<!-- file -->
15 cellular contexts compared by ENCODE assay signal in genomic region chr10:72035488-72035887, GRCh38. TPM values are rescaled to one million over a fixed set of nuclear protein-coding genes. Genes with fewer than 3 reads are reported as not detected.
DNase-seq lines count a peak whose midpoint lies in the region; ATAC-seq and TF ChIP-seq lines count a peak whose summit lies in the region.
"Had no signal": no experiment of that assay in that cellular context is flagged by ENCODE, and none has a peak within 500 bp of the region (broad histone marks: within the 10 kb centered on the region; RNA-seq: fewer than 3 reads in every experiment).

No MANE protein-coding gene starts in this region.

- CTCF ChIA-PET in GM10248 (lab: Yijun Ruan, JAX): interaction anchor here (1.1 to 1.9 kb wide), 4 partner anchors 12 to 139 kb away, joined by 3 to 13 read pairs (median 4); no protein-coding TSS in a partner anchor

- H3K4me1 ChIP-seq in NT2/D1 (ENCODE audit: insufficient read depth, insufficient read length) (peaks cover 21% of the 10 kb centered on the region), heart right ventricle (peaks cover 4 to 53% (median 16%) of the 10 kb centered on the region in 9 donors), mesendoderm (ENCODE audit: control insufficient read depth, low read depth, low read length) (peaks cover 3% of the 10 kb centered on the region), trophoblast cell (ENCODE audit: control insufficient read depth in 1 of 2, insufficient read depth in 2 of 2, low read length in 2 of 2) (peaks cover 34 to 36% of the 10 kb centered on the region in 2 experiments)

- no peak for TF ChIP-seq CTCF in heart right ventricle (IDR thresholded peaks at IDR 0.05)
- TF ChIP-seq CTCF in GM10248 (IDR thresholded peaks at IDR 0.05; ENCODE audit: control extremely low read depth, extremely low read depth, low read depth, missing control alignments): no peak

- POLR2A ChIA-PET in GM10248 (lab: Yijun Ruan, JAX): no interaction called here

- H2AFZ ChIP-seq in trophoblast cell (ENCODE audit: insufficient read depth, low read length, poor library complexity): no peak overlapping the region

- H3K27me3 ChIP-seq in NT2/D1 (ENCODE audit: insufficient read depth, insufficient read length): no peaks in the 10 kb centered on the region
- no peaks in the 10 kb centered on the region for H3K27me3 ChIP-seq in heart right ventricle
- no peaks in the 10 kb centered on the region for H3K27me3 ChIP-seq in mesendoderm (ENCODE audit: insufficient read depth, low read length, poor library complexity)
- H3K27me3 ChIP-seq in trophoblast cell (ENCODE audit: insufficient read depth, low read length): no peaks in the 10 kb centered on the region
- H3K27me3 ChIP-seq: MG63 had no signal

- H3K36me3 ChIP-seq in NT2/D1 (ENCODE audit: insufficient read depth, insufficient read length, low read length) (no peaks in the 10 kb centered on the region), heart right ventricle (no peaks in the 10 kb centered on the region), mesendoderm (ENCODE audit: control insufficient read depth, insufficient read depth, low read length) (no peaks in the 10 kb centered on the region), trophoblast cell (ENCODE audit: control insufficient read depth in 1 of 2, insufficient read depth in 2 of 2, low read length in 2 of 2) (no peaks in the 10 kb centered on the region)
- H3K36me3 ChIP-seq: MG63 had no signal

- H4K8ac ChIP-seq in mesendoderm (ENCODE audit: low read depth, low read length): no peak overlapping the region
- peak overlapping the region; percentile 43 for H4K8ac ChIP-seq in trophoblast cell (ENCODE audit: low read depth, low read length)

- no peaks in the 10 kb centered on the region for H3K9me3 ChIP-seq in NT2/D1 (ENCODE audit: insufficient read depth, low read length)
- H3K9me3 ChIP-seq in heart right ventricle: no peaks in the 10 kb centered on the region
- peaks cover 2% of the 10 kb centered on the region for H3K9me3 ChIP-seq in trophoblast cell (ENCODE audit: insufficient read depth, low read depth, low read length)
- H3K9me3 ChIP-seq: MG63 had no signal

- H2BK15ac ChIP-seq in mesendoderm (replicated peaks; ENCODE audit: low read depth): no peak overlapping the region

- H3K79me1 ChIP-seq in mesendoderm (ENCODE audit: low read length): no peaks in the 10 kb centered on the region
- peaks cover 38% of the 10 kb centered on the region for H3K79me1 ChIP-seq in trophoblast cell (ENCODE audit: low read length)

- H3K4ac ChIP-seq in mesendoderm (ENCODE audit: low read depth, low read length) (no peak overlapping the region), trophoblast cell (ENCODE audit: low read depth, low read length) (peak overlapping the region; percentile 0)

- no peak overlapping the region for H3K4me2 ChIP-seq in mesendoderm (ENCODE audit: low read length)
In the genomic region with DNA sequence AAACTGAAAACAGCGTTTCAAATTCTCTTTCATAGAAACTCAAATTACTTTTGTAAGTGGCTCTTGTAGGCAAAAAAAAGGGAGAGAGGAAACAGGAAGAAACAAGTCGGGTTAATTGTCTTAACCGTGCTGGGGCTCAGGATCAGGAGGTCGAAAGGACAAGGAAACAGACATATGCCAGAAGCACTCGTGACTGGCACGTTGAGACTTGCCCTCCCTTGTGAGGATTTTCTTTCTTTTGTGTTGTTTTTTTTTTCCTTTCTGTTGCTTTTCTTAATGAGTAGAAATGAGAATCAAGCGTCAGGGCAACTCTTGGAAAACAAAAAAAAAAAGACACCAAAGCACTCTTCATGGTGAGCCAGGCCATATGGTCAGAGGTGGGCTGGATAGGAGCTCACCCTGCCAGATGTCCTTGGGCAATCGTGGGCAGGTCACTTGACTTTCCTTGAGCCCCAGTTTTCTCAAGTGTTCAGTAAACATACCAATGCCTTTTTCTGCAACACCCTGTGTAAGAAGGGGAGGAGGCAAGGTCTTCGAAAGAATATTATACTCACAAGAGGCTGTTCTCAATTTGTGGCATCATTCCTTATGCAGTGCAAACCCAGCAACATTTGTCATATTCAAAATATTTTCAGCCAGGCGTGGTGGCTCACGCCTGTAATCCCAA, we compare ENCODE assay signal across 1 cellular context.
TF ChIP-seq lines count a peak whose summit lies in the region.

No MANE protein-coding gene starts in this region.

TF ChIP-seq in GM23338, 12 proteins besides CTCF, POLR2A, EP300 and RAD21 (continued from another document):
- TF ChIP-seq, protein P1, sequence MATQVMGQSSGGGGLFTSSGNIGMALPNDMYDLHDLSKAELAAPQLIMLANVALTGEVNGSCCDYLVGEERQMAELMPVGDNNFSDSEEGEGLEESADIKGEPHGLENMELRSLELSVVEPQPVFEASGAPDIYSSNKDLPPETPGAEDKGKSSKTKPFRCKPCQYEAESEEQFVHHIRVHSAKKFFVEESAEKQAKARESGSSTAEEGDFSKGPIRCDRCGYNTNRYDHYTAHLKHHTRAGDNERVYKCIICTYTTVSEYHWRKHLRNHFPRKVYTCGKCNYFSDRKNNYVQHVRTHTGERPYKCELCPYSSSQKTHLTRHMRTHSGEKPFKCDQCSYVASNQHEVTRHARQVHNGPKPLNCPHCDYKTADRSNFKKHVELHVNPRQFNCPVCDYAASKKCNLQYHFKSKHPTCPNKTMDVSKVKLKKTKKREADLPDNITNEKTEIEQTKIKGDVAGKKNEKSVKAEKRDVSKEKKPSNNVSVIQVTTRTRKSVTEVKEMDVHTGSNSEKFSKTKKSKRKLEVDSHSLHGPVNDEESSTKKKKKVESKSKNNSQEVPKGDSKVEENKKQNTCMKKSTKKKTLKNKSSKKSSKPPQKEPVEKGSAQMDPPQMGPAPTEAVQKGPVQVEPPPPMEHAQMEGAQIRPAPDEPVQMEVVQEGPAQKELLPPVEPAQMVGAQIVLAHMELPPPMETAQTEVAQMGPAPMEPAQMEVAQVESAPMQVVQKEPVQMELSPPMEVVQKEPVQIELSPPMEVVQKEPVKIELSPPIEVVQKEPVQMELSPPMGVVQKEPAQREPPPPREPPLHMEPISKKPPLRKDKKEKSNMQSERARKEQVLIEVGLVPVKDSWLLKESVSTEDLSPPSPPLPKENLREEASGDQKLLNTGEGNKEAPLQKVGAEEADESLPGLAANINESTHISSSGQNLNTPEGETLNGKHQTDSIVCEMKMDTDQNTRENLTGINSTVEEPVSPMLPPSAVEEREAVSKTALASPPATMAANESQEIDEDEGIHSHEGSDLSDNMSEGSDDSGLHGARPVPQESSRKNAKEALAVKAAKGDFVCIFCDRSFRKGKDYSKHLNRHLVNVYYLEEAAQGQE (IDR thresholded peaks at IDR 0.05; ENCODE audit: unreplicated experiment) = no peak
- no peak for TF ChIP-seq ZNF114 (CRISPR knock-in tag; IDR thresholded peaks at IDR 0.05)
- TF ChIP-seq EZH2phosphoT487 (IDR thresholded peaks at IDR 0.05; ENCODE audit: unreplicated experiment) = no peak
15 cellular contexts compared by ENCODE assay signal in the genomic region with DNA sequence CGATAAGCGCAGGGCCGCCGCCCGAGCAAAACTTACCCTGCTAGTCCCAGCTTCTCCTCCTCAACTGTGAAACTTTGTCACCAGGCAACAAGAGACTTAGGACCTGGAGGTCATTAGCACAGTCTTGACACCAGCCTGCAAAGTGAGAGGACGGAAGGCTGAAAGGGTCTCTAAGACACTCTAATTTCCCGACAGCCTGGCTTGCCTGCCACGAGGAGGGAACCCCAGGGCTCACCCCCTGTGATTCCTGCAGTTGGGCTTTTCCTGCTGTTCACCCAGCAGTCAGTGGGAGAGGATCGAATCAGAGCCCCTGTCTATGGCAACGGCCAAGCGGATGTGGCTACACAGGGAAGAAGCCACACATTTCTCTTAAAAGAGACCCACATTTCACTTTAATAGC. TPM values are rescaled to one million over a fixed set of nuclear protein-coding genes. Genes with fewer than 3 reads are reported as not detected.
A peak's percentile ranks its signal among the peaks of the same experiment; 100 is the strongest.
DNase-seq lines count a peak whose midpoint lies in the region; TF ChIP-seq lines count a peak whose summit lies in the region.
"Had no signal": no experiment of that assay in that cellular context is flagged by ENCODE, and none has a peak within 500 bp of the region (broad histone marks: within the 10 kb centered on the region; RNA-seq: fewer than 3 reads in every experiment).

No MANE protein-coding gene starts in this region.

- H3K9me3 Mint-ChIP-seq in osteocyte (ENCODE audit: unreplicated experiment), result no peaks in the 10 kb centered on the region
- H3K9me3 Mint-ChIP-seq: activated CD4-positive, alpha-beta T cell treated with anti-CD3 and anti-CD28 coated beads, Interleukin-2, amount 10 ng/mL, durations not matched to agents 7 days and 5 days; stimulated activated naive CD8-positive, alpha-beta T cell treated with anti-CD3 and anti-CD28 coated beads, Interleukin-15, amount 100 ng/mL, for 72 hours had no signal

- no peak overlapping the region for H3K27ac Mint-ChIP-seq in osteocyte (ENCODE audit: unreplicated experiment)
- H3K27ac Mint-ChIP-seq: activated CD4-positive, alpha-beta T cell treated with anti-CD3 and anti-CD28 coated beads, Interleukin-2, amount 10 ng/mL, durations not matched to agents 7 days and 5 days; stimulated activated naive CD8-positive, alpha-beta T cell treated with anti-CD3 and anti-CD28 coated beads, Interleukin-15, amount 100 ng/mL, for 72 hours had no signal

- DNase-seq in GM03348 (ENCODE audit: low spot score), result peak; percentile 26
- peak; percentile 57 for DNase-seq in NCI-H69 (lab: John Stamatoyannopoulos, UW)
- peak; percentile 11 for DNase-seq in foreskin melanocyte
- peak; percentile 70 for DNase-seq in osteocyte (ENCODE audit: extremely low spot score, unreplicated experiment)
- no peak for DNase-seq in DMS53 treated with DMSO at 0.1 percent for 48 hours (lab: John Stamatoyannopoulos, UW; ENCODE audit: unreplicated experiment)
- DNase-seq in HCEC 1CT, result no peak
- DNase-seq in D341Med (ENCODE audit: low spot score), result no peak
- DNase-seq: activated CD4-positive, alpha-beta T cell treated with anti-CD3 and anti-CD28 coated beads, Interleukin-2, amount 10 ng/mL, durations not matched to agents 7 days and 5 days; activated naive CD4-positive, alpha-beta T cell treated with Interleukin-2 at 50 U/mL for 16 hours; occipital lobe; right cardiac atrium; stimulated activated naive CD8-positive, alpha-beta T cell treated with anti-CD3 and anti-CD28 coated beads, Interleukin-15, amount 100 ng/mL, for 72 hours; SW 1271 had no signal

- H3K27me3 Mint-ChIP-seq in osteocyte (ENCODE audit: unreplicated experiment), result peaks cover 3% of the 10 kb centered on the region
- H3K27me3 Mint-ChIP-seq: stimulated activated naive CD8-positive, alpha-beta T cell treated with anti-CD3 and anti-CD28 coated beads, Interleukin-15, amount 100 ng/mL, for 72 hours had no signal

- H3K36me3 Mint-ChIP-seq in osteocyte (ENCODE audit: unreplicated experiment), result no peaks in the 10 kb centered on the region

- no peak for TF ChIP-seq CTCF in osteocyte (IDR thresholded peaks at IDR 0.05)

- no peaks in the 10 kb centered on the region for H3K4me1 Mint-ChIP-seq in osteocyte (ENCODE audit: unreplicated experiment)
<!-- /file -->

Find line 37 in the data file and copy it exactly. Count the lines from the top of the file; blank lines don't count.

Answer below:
A peak's percentile ranks its signal among the peaks of the same experiment; 100 is the strongest.